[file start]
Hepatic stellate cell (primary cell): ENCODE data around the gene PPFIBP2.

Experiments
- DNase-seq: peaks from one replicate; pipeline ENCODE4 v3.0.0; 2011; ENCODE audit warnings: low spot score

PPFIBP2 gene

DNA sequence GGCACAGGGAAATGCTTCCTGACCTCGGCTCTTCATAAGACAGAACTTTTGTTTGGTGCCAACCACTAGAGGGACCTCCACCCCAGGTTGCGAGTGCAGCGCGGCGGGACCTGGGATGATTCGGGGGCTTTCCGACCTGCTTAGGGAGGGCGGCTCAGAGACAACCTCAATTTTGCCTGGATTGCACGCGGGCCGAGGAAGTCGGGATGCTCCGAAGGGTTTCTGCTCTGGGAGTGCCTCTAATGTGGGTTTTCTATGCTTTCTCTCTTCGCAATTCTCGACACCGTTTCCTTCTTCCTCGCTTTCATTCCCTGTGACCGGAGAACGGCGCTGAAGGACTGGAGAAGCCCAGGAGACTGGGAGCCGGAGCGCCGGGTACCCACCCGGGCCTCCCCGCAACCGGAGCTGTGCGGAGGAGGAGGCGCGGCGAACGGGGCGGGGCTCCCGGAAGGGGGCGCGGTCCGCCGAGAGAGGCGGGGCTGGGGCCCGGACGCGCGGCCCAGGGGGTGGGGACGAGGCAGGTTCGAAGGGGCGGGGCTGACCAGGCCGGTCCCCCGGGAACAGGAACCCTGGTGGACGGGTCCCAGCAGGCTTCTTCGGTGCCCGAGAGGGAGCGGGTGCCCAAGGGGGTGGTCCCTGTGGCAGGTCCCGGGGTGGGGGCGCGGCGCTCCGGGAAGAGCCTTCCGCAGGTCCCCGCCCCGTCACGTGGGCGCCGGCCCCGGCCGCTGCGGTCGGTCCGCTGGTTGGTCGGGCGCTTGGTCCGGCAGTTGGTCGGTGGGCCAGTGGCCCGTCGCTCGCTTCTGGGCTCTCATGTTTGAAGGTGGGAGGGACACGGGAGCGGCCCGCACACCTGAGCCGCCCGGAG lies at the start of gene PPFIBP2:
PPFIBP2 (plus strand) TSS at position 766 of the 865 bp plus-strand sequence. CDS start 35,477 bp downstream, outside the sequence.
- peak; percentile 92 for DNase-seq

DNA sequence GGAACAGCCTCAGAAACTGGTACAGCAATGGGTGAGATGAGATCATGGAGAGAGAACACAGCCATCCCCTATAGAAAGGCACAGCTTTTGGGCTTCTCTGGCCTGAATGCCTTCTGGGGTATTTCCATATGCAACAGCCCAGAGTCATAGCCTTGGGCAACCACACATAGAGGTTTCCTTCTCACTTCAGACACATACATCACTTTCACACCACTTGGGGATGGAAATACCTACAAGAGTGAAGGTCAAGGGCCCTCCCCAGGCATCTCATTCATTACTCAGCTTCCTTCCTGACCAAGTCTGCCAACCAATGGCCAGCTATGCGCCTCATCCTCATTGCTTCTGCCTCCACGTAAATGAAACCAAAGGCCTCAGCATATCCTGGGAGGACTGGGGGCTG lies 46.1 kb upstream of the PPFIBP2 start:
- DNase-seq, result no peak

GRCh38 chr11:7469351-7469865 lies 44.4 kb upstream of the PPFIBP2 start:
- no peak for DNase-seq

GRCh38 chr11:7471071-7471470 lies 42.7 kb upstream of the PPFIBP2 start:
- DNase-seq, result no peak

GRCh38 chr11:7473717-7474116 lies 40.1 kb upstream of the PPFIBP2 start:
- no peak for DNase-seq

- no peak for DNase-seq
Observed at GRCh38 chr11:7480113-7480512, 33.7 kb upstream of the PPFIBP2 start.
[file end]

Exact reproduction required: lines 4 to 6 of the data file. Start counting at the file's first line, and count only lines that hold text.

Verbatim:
PPFIBP2 gene

DNA sequence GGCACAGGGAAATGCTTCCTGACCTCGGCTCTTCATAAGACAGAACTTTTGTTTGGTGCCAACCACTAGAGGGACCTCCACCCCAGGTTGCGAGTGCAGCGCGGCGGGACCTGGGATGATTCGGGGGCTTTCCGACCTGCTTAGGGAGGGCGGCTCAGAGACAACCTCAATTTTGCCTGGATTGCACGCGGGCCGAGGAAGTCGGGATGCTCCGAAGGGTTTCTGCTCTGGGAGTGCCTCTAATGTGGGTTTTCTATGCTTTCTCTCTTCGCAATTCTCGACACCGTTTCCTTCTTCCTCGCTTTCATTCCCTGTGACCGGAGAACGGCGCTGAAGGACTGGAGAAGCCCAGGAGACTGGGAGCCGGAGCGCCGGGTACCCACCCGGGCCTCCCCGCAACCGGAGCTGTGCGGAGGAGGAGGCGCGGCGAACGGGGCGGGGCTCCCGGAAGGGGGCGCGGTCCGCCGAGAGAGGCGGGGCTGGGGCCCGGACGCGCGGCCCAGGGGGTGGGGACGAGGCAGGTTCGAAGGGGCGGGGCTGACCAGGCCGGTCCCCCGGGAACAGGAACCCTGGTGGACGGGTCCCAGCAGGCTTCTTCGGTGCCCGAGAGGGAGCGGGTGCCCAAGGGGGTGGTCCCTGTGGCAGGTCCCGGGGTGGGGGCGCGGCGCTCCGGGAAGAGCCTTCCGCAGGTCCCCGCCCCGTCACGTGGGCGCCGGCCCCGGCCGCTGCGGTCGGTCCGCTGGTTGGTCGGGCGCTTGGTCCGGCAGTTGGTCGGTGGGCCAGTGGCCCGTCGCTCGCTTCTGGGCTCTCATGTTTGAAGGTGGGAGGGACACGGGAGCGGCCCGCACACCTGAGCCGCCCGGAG lies at the start of gene PPFIBP2:
PPFIBP2 (plus strand) TSS at position 766 of the 865 bp plus-strand sequence. CDS start 35,477 bp downstream, outside the sequence.